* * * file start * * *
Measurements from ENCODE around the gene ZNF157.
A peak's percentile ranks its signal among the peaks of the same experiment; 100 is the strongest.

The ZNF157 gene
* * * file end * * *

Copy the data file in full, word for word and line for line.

Measurements from ENCODE around the gene ZNF157.
A peak's percentile ranks its signal among the peaks of the same experiment; 100 is the strongest.

The ZNF157 gene